The biotech company nLife Therapeutics has designed a molecule (NLF-PD-1233) to target specific neurons in the brain to reduce expression of the protein alpha-synuclein (which clumps in the cells of people with Parkinson’s disease). This project will characterize the dose and efficacy of this molecule in a model of Parkinson´s disease (PD) vs. healthy model.
We will characterize the pharmacokinetic (what the body does to the drug) and pharmacodynamic (what the drug does to the body) profiles of NLF-PD-1233. We will study the processes of absorption, distribution, elimination and efficacy of the compound. The first goal of this study is to find a suitable dose via intranasal administration. We will compare the drug concentrations achieved when given through the nose to those when given directly to the brain or intravenousously. The second goal will be to characterize the efficacy of NLF-PD-1233, analyzing the knockdown of alpha-synuclein mRNA expression and alpha-synuclein protein changes. Then, we will characterize the concentration-response relationship for NLF-PD-1233 and alpha-synuclein mRNA knockdown. Theses data will be use to model the projected dose-effect relationships for larger models and for humans.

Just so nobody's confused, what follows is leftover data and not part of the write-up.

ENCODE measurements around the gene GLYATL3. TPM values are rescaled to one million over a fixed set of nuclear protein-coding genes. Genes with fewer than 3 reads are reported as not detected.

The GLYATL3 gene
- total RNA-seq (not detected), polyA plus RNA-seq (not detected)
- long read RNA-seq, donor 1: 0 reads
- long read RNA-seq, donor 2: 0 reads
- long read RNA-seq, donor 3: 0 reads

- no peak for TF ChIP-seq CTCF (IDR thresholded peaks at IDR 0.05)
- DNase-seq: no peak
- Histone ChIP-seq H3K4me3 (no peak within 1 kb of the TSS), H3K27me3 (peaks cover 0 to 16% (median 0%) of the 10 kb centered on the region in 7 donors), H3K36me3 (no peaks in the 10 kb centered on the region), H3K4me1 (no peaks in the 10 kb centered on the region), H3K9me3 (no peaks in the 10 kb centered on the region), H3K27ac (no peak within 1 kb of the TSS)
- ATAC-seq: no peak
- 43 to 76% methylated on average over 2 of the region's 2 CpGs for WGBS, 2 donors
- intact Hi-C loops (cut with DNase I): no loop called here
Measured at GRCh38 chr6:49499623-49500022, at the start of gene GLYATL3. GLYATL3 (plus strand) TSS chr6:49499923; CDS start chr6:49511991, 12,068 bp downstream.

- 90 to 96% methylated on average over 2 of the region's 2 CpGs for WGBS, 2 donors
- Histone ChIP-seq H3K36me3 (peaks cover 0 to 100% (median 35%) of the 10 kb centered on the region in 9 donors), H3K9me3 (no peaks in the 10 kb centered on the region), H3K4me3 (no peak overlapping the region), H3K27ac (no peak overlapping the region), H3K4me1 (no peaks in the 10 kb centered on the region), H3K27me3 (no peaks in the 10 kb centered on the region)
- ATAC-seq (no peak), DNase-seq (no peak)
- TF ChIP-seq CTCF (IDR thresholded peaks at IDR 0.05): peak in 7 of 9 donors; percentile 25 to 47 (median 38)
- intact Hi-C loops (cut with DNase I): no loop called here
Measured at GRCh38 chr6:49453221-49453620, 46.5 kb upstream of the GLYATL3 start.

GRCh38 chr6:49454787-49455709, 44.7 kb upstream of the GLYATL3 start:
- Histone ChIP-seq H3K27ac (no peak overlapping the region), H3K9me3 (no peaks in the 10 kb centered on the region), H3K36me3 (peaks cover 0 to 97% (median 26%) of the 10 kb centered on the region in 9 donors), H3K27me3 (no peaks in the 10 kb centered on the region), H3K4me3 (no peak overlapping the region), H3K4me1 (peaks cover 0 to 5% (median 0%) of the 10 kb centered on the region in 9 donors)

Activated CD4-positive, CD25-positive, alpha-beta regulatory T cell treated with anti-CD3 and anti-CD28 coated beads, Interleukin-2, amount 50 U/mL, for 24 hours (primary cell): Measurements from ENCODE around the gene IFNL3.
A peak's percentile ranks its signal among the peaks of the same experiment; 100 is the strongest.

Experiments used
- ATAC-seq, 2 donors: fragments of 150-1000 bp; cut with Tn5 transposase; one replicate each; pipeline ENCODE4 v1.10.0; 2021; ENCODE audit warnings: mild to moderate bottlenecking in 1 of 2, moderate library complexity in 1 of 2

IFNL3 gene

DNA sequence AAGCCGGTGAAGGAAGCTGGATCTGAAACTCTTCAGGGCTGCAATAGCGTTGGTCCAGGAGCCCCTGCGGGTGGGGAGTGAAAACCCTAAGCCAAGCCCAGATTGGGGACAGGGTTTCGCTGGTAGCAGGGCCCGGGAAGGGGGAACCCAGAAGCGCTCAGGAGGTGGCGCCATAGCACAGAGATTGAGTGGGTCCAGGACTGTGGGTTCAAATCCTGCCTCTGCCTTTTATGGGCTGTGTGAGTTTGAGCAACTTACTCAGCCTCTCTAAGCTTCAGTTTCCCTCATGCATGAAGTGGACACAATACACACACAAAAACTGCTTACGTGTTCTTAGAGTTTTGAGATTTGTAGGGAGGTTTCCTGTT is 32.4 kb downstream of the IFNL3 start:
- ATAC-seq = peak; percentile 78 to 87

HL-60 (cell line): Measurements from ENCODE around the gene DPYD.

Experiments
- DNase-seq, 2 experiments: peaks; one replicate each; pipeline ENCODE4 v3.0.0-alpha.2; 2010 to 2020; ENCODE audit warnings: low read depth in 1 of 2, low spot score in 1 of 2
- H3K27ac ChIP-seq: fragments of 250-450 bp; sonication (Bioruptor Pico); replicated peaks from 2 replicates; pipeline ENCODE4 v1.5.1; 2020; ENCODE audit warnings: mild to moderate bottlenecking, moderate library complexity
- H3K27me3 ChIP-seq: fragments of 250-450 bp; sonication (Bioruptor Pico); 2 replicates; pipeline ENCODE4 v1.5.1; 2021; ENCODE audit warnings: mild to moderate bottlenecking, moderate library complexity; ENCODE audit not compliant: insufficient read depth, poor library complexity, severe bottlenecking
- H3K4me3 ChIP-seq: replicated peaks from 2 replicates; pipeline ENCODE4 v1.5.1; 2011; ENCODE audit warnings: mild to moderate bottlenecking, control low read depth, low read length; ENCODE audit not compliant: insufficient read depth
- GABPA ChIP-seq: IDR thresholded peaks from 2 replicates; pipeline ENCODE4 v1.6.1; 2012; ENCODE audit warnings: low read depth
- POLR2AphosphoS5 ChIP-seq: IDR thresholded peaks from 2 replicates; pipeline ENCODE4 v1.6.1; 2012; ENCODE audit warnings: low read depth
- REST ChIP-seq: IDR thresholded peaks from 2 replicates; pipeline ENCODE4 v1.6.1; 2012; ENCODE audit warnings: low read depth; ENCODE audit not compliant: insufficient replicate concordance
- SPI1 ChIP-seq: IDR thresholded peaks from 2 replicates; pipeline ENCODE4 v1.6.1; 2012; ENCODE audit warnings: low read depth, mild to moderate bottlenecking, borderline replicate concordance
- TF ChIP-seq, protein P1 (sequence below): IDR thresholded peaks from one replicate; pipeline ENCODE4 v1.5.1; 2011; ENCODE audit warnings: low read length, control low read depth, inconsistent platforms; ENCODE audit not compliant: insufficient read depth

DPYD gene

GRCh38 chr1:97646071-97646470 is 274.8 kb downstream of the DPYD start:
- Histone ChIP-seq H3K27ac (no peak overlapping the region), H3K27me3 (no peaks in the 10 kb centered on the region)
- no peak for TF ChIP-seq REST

Relevance to Diagnosis/Treatment of Parkinson’s Disease:
NLF-PD-1233 may be able to slow down the progression of PD and improve motor and non-motor symptoms.
At the end of this project we will have characterized the dose-effect relationship in a model of Parkinson´s disease, which will be used to model doses for human administration.
The Michael J. Fox Foundation would like to acknowledge the generous contribution of the Demoucelle Parkinson Charity as a lead supporter providing funding for this project.